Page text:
To read more please visit this link.

Afghan, Pakistani Traders Demand Reopening of Joint Border

The Prime Minister of Pakistan, Nawaz Sharif has ordered that the two main (for trade) border crossings with the Afghanistan to reopen immediately. The concern at the moment is that the closure of the border crossings may result in what could become a large scale huminatorian crisis. For this reason the border crossings at Torkham and Charman were opened for two days amid these worries.

The initial reason for the closure was related to concerns of national security, there was a wave of suicide bombings across the country, that Pakistani intelligence reported, were planned on Afghan soil. There have been about 3000 containers that were to cross the border from Pakistan into Afghanistan and have instead been stranded in Peshawar by the Torkham border, while 2000 containers have been stuck by the Chaman border.

National security is just one concern, but the abrupt border crossing has affected trade and economic well-being as well as basic needs of the Pakistani and Afghani people, respectively. A joint statement released after a meeting beween Pakistani and Afghan officials state that they have “fostered better understanding and cooperation” so the hope is that a solution benefitting both parties will be reached soon. It is important to note that this is the fifth time the borders have been closed since June 2016, this has resulted in millions of dollars of financial loss on both sides of the border, as well as a mutual trust deficit between the two countries.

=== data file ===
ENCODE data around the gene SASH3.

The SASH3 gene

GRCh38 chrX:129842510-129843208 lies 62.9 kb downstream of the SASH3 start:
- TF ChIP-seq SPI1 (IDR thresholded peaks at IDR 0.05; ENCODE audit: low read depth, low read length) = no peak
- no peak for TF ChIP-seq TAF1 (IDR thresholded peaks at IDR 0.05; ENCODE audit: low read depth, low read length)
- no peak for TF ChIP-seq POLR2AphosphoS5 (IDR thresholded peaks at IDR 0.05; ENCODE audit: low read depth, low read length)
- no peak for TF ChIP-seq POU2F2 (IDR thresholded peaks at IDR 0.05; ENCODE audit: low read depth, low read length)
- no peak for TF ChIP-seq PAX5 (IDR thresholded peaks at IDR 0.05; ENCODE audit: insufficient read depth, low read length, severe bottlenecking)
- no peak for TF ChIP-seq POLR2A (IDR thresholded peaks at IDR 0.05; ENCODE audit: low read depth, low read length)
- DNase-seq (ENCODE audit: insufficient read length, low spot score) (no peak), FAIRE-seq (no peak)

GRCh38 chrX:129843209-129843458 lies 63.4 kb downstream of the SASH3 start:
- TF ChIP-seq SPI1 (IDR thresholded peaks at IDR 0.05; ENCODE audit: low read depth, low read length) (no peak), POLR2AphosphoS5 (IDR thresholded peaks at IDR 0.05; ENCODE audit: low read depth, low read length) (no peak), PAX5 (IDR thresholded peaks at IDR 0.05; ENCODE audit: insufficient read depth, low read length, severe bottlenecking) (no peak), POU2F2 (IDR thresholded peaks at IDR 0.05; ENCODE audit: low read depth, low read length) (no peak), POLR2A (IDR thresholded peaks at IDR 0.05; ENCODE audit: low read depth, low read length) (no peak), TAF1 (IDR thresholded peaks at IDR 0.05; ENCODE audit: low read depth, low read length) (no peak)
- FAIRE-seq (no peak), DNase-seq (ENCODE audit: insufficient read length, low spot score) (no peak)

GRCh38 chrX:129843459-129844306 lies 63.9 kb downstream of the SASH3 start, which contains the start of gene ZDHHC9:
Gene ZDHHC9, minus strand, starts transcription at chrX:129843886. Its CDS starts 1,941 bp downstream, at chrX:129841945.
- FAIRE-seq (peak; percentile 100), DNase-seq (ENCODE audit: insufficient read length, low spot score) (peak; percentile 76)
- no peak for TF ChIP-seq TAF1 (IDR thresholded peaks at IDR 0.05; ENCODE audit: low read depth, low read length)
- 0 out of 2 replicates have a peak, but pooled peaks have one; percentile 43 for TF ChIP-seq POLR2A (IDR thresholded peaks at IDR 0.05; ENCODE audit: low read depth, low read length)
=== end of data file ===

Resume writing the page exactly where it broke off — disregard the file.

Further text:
To read more please visit this link, and this article from Reuters.

Terror-sponsor Pakistan is a destabilising factor in Afghanistan

Although Pakistan has been blaming Kabul of not paying attention to matters of national security, Kabul has been placing the blame on Islamabad in return.

Foreign Minister Salahuddin Rabbani has come outright and said “slamming Islamabad for the destabilising factor in his war-torn country.” Rabbani recently attended a “US-sponsored anti-coalition group meeting, urged the Trump administration to put pressure on Pakistan to stop using terrorism as an instrument of state policy.”

Although the relatively new Ghani administration has tried to forge new connections with Islamabad, the tensions are at a new high combined with the closed border and mutual mistrust and blame for issues in national security.

To read more please visit this link.

Recent events in Afghanistan


Dear readers,

Happy Wednesday. The Barakat team is wishing you a pleasant week ahead.